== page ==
As you're driving south, between the 45 mph speed limit in Perryopolis and the 55 mph limit on the final approach to Uniontown, you roll through a traffic signal next to two convenience stores and a McDonalds restaurant in the Perry Township village of Star Junction.
The Village of Shoaf, created and built on coal mining, continues to live on in semi-solitude and outdoor enjoyment.
The Champion, Pa. of today is a zip code spread across the three counties of Fayette, Westmoreland and Somerset, but the rural community tucked in the mountains of the Laurel Highlands couldn't be any more close-knit.
In many ways, Fellsburg is a striking contrast to the Mon Valley’s steel mill and coal mining communities.
A cold drizzle is falling over Van Voorhis, but Ron Tumidajski doesn’t let that deter him from taking his morning five-mile walk.
The following story is part of a monthly series of articles that examine the people, culture and history of the small towns that dot the landscape of the Mon Valley.
Visibility while driving on Route 166 through Grays Landing in Nicholson Township has dramatically improved over the last 50 years.
Addison in Somerset County is a centuries-old community where federal troops once camped on their mission to stop the Whiskey Rebellion, businesses sprang up to serve travelers along the Historic National Road and modern gas wells and recreational facilities are located nearby.
Jean Croushore's Fourth Street home in Fayette City comes with a bird's-eye view of downtown where she sets her sights on Vargo's Newstand each morning to pick up a copy of the local newspaper.
Nestled near the intersection of Meadow Street and Flinn Avenue in Ronco is a playground with two benches, two swings, an adjacent blacktop basketball court and one very intriguing optical illusion.
John Matty III proudly points to historic photos that hang from the pine-paneled walls of the borough building in Newell. The black-and-white images show a vibrant town filled with life that a few hundred folks call home within a bend of the Monongahela River.
Southwestern Pennsylvania is dotted with small villages and communities known as "patch towns" created during the coal boom. Tower Hill 1 and 2 fit the very definition of this.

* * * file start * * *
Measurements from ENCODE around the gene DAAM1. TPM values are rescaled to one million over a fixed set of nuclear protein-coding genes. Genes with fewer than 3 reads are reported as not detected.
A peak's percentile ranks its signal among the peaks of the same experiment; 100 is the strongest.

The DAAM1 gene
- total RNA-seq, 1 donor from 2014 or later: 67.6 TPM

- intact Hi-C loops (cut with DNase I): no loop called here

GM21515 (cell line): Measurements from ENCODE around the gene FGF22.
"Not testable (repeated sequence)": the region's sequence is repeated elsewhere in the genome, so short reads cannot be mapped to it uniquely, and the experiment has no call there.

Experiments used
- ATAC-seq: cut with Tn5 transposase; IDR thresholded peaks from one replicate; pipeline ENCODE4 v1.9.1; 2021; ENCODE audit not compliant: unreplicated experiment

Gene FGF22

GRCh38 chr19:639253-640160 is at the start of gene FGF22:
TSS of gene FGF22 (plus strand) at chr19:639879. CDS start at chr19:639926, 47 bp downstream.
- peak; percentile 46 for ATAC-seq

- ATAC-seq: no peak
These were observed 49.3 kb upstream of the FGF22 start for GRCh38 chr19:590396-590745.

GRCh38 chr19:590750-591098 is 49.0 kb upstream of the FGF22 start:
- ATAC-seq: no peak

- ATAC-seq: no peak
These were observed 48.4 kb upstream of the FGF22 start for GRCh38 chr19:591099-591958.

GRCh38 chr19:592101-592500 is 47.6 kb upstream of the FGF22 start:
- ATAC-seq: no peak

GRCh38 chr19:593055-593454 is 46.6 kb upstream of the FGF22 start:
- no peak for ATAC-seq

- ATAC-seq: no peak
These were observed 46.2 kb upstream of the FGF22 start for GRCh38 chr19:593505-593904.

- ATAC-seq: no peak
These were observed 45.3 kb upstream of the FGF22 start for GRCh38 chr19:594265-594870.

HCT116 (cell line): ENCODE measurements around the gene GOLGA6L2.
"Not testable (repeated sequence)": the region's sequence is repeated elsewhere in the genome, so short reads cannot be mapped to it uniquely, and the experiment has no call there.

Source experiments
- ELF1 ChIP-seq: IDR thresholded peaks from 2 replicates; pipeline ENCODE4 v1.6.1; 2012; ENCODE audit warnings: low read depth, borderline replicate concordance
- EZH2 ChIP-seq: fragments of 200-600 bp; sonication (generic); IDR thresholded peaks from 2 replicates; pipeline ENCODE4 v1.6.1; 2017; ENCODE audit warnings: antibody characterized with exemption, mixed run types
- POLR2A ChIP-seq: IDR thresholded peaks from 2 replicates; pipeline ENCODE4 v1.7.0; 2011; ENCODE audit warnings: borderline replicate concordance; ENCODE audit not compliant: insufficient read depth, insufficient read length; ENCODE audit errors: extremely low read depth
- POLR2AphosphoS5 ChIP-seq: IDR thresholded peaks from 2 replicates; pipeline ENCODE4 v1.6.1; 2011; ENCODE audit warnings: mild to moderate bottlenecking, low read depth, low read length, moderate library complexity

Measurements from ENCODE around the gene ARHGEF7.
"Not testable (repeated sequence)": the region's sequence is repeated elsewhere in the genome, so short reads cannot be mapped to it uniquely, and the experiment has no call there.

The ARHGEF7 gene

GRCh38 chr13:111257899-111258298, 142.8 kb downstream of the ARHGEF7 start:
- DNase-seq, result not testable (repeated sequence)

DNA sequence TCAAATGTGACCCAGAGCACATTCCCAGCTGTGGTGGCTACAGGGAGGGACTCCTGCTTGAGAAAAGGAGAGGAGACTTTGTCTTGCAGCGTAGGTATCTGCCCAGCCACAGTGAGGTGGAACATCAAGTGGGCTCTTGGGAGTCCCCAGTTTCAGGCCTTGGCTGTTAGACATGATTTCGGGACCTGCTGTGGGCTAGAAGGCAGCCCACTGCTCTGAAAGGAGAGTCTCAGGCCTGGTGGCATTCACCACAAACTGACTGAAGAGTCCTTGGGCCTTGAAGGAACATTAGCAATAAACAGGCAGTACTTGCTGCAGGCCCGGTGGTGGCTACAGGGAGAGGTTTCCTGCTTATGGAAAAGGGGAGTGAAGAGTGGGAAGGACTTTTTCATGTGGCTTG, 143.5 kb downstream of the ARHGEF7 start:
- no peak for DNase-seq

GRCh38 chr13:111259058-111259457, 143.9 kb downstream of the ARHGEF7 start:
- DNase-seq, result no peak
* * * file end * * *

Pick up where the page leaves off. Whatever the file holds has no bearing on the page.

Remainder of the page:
On a hot, late summer afternoon, children line the benches in the dugouts of the softball field in the middle of Grindstone, cheering their dads and fanning the heat even as they occupy the only shade in the park.
Vanderbilt's main street winds through the town like a river gently ebbing and flowing as it passes by homes and buildings that serve as a testament that the town was once a vibrant and bustling hidden treasure nestled in the Laurel Highlands.
The village of Whitehouse, Pennsylvania, does not receive as many visitors or worldwide attention as does the building of the same name on 1600 Pennsylvania Ave. in Washington, D.C.
The experiment seems to have been successful.
The community of Penn-Craft was built to see if families of different races, nationalities and religions could live and work together when the country and the world were struggling for ways to recover from the Great Depression.
The village of Cardale in Redstone Township doesn’t have any mom and pop stores or ethnic clubs now, even the school and the Catholic church have been closed. But it has one thing that can’t be taken away, a sense of community.
Nestled between the high mountain ridges and the convergence of three rivers in Southwestern Pennsylvania’s Appalachians lies a little town with a unique combination of quiet community and tourism mecca.
Like many small towns, the people of Markleysburg said it’s a friendly place, where people help their neighbors, and everyone knows everyone.
A dime and two pennies.
That's the price Rose Ann Oldham distinctly recalls she paid as a girl to see movies like "Gone with the Wind," "The King of Kings," and Elvis clips at the Karolcik Theater on Liberty Street in Perryopolis in the 1940s.
A few longtime residents of Smock gathered together to talk about the ideals that made that coal patch town a part of the fabric of Fayette County.